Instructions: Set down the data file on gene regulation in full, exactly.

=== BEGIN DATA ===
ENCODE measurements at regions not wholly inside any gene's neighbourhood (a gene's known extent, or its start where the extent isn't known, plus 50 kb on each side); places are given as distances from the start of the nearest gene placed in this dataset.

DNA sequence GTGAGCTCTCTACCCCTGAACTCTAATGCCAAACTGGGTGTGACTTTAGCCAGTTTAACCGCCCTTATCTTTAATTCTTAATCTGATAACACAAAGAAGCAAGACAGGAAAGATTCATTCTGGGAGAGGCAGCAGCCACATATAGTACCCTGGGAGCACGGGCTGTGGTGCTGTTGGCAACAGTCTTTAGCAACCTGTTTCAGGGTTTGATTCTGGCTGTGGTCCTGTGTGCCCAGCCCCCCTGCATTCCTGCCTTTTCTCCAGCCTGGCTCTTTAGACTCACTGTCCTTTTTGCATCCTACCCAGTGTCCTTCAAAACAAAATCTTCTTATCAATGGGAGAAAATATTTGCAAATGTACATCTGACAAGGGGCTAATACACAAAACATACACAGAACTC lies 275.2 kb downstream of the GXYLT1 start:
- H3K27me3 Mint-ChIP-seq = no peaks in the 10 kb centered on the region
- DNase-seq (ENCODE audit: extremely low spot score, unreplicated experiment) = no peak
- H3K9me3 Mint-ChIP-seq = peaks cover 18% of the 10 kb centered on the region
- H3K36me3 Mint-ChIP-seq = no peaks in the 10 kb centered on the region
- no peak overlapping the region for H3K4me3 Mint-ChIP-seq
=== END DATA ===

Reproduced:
ENCODE measurements at regions not wholly inside any gene's neighbourhood (a gene's known extent, or its start where the extent isn't known, plus 50 kb on each side); places are given as distances from the start of the nearest gene placed in this dataset.

DNA sequence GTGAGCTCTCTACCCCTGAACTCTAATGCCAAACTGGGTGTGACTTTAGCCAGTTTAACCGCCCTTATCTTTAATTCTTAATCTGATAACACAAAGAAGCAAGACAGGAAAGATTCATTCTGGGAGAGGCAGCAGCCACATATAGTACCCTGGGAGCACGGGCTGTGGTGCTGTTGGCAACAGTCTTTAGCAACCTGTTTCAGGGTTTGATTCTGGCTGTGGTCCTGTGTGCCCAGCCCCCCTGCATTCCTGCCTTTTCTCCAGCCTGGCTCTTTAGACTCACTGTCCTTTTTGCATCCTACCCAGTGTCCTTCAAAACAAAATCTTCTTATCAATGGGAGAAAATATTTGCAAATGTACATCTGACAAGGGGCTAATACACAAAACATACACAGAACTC lies 275.2 kb downstream of the GXYLT1 start:
- H3K27me3 Mint-ChIP-seq = no peaks in the 10 kb centered on the region
- DNase-seq (ENCODE audit: extremely low spot score, unreplicated experiment) = no peak
- H3K9me3 Mint-ChIP-seq = peaks cover 18% of the 10 kb centered on the region
- H3K36me3 Mint-ChIP-seq = no peaks in the 10 kb centered on the region
- no peak overlapping the region for H3K4me3 Mint-ChIP-seq